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An ordinary day

Carla Fiorina | India

A boarding school for visually impaired students. A security guard checks out visitors.

With almost 8 million blind people, India accounts for 20% of the total blind population in the world. What's worse, 75% of the cases could have been prevented or cured.  This photo essay shows an ordinary day of a tiny fraction of that figure: 150 children, boys, teenagers and young adults who are so lucky as to live in a boarding school for the blind. The school is solely funded by a benefactor and does not receive any other kind of financial aid, which recounts for its dramatic shortcomings. What awaits the boarders once they leave the school is the grim reality of a country where the top 1% holds close to half of the country’s total wealth while over 80% of rural and nearly 70% of urban inhabitants are below the poverty line. People with disabilities such as blindness have no safety net and really no place in Indian society where millions of healthy people fight for getting a meal each day.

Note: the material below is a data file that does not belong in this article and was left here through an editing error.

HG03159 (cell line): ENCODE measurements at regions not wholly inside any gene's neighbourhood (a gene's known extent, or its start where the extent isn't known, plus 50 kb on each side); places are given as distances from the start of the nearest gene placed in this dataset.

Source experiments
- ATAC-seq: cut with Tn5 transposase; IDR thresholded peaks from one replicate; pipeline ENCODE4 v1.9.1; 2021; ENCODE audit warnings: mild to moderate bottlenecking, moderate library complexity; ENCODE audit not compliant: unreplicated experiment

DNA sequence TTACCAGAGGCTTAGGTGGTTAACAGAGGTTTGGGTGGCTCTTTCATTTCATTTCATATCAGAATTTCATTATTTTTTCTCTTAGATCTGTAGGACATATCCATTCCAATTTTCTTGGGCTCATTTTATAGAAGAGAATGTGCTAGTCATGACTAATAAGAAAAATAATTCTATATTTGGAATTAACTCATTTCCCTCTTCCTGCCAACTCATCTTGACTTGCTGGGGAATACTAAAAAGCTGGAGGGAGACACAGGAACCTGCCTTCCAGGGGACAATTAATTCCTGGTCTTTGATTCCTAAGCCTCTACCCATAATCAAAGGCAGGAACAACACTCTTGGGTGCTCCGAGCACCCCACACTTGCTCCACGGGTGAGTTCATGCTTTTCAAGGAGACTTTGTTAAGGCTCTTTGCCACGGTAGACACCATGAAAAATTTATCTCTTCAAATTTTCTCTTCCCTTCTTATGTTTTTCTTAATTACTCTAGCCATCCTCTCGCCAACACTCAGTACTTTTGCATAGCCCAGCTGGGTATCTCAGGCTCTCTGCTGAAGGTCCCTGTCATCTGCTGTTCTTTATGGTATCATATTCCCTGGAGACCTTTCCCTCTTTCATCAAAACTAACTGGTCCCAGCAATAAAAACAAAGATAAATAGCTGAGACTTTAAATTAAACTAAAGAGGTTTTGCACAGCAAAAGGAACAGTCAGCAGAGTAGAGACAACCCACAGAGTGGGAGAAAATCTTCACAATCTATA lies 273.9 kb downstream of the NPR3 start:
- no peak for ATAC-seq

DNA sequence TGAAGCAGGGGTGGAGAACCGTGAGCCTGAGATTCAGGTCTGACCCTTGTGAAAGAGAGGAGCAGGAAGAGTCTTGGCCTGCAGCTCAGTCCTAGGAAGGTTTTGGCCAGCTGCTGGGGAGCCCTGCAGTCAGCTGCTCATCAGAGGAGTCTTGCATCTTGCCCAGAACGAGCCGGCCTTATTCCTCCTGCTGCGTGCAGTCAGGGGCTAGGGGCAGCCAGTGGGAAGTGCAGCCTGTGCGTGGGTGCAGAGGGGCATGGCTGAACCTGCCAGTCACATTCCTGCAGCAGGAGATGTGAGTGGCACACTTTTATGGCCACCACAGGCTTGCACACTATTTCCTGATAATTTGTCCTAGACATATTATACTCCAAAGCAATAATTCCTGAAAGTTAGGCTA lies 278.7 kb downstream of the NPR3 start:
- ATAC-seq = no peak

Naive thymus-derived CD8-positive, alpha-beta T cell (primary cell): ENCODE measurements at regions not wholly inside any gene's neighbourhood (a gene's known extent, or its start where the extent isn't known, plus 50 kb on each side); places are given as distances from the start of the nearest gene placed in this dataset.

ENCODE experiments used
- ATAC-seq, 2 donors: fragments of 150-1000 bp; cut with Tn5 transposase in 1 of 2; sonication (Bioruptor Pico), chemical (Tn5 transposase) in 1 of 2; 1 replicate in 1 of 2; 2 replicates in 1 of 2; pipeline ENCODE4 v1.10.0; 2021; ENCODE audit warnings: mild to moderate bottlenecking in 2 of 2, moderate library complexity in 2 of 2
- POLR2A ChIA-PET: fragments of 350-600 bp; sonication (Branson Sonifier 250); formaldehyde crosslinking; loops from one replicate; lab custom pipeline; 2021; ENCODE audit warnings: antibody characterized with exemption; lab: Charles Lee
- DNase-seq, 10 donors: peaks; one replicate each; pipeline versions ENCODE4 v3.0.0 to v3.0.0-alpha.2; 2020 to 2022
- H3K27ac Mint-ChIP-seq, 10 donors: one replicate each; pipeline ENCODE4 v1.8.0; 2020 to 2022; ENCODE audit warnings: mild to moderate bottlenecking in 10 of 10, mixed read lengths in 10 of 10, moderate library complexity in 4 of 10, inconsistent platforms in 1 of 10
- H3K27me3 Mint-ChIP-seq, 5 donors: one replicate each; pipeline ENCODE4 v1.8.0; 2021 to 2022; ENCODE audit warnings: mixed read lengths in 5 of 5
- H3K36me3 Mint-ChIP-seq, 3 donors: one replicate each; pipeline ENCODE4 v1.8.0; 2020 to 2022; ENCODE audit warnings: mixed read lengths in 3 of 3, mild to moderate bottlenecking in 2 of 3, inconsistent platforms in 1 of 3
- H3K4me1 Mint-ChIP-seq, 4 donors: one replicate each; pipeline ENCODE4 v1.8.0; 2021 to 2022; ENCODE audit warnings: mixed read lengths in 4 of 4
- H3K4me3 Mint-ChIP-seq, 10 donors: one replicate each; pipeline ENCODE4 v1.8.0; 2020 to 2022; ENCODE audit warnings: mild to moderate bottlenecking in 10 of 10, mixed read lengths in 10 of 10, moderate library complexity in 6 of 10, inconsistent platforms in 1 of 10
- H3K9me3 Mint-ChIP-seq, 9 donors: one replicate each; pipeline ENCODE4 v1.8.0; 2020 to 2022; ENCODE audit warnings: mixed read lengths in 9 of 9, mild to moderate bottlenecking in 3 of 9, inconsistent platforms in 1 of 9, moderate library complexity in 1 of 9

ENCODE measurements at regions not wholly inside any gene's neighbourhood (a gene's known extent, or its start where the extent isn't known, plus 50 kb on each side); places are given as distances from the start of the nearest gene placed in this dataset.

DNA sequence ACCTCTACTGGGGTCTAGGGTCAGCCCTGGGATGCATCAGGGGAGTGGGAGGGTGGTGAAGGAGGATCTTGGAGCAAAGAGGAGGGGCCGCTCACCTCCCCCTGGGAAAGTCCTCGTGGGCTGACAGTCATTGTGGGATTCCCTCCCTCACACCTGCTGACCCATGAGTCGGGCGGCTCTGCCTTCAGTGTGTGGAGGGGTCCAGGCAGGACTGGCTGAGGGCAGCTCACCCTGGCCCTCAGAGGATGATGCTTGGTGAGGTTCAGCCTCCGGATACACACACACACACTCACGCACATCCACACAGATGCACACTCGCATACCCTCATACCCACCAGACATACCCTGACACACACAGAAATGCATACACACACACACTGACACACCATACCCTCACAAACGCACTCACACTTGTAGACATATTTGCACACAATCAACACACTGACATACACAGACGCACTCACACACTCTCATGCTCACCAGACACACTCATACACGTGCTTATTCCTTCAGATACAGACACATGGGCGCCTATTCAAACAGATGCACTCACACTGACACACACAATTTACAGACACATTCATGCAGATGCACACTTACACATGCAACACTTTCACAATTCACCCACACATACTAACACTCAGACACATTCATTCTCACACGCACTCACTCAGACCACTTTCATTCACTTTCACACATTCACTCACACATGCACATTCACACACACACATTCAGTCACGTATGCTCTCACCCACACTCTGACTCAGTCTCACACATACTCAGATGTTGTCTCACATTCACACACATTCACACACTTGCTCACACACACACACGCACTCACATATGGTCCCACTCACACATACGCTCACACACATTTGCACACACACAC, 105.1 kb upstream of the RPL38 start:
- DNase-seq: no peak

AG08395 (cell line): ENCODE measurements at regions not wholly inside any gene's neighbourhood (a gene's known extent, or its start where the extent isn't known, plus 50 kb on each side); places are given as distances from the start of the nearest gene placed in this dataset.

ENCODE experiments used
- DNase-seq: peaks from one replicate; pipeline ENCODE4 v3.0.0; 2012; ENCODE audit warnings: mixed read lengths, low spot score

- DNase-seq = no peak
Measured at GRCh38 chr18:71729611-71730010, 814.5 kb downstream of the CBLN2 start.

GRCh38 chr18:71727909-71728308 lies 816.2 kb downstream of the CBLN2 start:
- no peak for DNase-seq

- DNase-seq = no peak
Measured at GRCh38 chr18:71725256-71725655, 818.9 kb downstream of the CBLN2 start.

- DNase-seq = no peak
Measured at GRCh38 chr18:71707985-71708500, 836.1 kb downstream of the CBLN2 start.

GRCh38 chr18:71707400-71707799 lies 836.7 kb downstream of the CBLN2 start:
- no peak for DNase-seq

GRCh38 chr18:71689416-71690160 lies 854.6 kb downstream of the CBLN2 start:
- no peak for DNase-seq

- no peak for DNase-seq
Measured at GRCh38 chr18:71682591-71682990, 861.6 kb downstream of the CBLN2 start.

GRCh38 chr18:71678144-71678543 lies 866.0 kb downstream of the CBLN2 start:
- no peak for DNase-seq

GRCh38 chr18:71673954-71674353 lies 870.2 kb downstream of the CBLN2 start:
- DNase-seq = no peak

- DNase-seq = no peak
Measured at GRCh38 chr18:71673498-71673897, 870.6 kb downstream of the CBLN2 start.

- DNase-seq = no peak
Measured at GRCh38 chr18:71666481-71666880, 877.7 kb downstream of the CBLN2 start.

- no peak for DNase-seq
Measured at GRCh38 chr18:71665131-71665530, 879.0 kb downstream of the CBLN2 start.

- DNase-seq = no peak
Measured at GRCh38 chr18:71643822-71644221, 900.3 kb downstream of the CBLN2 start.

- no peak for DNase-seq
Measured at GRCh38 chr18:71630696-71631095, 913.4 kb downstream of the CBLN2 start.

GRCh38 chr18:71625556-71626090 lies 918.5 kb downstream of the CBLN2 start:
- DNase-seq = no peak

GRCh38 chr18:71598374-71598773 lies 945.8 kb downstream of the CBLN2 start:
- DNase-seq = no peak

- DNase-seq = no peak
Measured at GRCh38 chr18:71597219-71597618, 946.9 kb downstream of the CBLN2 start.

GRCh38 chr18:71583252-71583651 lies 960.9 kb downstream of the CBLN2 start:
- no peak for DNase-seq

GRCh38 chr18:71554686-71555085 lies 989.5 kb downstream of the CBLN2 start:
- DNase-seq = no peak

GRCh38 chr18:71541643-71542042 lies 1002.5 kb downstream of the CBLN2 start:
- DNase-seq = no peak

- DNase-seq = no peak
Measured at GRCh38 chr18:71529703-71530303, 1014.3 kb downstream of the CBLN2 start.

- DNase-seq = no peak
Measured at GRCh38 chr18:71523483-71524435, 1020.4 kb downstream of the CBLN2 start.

I visted the school in March 2013 and in December 2015. Both times I saw that the main educational purpose there was to provide the boarders with the vital skill of gaining autonomy and independence of movement. That seemed to be very successfully obtained. A secondary goal was to get them to learn the braille reading system. On my first visit there seemed quite structured learning groups, on my second visit everything was different. Fifty students have had to leave it in the past two years due to insufficient funding and the whole program seems to be falling apart.  

carlafiorina@me.com

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